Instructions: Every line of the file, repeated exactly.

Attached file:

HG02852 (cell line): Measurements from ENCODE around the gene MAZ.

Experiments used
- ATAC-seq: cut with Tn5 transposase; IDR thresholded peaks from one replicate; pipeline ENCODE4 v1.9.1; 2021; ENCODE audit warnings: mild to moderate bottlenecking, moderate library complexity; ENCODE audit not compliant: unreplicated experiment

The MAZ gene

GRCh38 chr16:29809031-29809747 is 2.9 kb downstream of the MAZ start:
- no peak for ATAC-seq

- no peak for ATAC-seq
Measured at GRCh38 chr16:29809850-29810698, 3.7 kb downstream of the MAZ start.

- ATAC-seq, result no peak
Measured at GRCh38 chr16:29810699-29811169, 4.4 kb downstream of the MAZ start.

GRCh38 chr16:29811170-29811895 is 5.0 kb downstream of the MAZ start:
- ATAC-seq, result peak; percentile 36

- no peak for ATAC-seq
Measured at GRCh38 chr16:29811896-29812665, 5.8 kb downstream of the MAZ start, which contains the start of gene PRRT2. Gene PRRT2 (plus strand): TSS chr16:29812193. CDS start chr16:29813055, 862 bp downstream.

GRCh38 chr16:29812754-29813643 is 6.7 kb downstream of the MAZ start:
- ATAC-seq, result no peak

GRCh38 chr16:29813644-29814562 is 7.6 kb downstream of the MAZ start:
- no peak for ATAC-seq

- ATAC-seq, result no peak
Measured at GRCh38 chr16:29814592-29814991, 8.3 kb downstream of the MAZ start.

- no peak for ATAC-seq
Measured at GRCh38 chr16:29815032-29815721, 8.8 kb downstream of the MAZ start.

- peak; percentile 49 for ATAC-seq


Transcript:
HG02852 (cell line): Measurements from ENCODE around the gene MAZ.

Experiments used
- ATAC-seq: cut with Tn5 transposase; IDR thresholded peaks from one replicate; pipeline ENCODE4 v1.9.1; 2021; ENCODE audit warnings: mild to moderate bottlenecking, moderate library complexity; ENCODE audit not compliant: unreplicated experiment

The MAZ gene

GRCh38 chr16:29809031-29809747 is 2.9 kb downstream of the MAZ start:
- no peak for ATAC-seq

- no peak for ATAC-seq
Measured at GRCh38 chr16:29809850-29810698, 3.7 kb downstream of the MAZ start.

- ATAC-seq, result no peak
Measured at GRCh38 chr16:29810699-29811169, 4.4 kb downstream of the MAZ start.

GRCh38 chr16:29811170-29811895 is 5.0 kb downstream of the MAZ start:
- ATAC-seq, result peak; percentile 36

- no peak for ATAC-seq
Measured at GRCh38 chr16:29811896-29812665, 5.8 kb downstream of the MAZ start, which contains the start of gene PRRT2. Gene PRRT2 (plus strand): TSS chr16:29812193. CDS start chr16:29813055, 862 bp downstream.

GRCh38 chr16:29812754-29813643 is 6.7 kb downstream of the MAZ start:
- ATAC-seq, result no peak

GRCh38 chr16:29813644-29814562 is 7.6 kb downstream of the MAZ start:
- no peak for ATAC-seq

- ATAC-seq, result no peak
Measured at GRCh38 chr16:29814592-29814991, 8.3 kb downstream of the MAZ start.

- no peak for ATAC-seq
Measured at GRCh38 chr16:29815032-29815721, 8.8 kb downstream of the MAZ start.

- peak; percentile 49 for ATAC-seq